Originally Posted by bamboo
Interesting question. I am not really qualified to answer, but my thinking is that Europe is a mecca for shoe making and many of them trained and apprenticed in UK or Italy.
Most of them are relatively new in the trade, hence less experienced than well known houses in UK. Depending on the currency rate, for past two years, UK bespoke might be less expensive than Japanese who apprenticed (some time not so long time) there. So it can be seen "Why I pay more to the apprentice than to the master who trained him?"
I am in the process of making one at GC.
That is exactly what I think many Japanese are thinking, in fact that is one of the ongoing issue/topic being discussed at the Bespoke thread in the Japanese 2ch forum. "Why pay same or more for a Japanese maker?"
UK firms like Cleverley definitely has an edge in career and experience, and many Japanese still wouldn't ever consider getting a bespoke locally made.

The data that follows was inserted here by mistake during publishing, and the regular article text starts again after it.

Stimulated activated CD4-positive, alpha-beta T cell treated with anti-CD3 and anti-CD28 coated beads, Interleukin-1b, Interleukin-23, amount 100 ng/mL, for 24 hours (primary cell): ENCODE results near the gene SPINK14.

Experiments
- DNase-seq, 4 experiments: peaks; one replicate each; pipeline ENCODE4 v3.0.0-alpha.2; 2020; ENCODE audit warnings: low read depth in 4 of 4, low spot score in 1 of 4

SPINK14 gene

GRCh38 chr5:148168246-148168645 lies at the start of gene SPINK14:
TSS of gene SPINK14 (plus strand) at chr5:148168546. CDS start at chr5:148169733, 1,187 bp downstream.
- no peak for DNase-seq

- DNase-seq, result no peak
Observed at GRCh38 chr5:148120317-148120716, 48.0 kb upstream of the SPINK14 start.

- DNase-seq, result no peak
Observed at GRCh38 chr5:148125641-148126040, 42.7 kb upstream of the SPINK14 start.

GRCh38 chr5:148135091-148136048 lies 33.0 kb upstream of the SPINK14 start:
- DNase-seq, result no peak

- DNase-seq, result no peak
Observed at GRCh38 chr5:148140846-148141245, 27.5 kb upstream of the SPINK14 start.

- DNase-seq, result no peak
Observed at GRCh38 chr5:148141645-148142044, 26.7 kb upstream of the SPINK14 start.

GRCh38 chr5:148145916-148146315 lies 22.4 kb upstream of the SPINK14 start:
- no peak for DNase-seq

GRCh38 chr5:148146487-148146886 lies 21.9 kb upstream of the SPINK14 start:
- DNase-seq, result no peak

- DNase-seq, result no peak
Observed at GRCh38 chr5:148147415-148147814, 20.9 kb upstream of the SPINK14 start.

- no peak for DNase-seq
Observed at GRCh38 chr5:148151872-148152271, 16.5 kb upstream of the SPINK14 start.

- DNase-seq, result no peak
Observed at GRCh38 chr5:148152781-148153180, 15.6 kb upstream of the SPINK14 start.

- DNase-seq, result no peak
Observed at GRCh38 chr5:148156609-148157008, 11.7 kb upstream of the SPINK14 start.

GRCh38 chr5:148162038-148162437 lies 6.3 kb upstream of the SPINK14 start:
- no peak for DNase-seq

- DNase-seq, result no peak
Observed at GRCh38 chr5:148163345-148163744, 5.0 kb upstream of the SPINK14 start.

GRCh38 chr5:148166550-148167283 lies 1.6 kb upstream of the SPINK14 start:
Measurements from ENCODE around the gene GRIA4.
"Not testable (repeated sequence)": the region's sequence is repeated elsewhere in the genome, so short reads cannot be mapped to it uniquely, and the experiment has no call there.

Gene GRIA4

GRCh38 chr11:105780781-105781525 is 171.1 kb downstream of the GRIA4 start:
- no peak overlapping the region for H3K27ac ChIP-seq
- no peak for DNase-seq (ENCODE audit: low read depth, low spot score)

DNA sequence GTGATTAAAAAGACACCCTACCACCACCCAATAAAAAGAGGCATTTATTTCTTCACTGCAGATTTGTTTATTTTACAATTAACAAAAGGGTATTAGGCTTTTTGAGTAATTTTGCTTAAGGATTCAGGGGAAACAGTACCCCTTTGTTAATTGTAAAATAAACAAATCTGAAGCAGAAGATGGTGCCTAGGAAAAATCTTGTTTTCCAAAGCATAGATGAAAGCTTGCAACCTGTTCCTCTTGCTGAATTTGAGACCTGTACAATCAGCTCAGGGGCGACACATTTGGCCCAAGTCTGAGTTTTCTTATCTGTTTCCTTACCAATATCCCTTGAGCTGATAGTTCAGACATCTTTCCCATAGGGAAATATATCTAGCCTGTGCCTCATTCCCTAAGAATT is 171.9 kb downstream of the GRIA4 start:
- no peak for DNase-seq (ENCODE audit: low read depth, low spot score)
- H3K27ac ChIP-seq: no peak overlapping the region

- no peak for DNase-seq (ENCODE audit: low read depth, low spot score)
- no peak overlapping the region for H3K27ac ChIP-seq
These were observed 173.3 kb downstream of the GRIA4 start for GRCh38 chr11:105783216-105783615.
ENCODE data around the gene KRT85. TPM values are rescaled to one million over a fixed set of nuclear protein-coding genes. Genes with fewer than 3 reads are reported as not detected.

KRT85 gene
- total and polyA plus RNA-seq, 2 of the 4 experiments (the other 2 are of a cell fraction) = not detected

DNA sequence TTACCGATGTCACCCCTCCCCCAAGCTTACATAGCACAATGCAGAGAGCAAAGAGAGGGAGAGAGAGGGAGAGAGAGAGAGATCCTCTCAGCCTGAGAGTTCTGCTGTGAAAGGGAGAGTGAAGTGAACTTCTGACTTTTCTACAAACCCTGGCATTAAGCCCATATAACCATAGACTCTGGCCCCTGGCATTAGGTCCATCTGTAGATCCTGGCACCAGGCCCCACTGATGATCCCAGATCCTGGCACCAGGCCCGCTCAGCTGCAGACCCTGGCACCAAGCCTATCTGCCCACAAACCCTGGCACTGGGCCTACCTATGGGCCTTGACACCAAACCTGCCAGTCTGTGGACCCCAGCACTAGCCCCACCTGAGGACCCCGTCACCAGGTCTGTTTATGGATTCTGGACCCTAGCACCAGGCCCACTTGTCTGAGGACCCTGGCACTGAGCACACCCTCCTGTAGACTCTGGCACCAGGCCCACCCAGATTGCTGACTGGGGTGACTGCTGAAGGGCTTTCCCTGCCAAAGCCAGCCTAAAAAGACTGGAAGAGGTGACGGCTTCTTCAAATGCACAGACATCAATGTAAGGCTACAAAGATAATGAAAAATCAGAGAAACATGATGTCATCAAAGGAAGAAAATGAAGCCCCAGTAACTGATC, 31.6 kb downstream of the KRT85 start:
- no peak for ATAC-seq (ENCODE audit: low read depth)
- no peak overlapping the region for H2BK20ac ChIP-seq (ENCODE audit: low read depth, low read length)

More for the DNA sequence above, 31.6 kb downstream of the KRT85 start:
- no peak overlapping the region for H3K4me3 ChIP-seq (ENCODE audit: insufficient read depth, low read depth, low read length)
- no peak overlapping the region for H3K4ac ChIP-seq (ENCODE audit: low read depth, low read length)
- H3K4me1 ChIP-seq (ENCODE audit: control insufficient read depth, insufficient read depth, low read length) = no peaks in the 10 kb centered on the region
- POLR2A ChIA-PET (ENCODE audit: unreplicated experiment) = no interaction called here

Of course, the main advantages of ordering locally is language for one, and being able to build a lasting relationship (or a patron-like relationship) with the makers.
There are several other factors that I hear among pro-Japanese bespoke voices:
1. They understand Japanese feet/anatomy as well as living customs better
2. Perceived to be made in a higher standard of quality vs European shoes
3. Support local artisans and industry
4. Stylistically catching up (or have caught up already)
And also keep in mind of how Japanese makers think about pricing their shoes. With an output of 4 to 6 pairs a month at best, ¥300K or so per pair is reasonable, if they intend to make a living or support a family just by making shoes (in the world's most expensive country to live). Any less, I find it hard for most makers to do it full time. Many in fact run shoemaking schools, or teach at local technical colleges. I don't think shoemaking is a career that will make any of them rich, but they love what they do, so good for them.
I assume many English outworkers aren't able to support their lives by just making shoes, not sure but that is what I've heard.
Considering that the shoemaking trade, especially the hand made variety, is a traditional craft that arguably has been on an irreversible decline in Europe and elsewhere, I think it is absolutely fantastic that it is seeing a Renaissance of some sort in Japan (of all places). And the fact that these small Bespoke artisans are still running the business after some years means that there must be a steady or growing pool of patrons that support them. The week yen definitely won't hurt (unless they import their materials).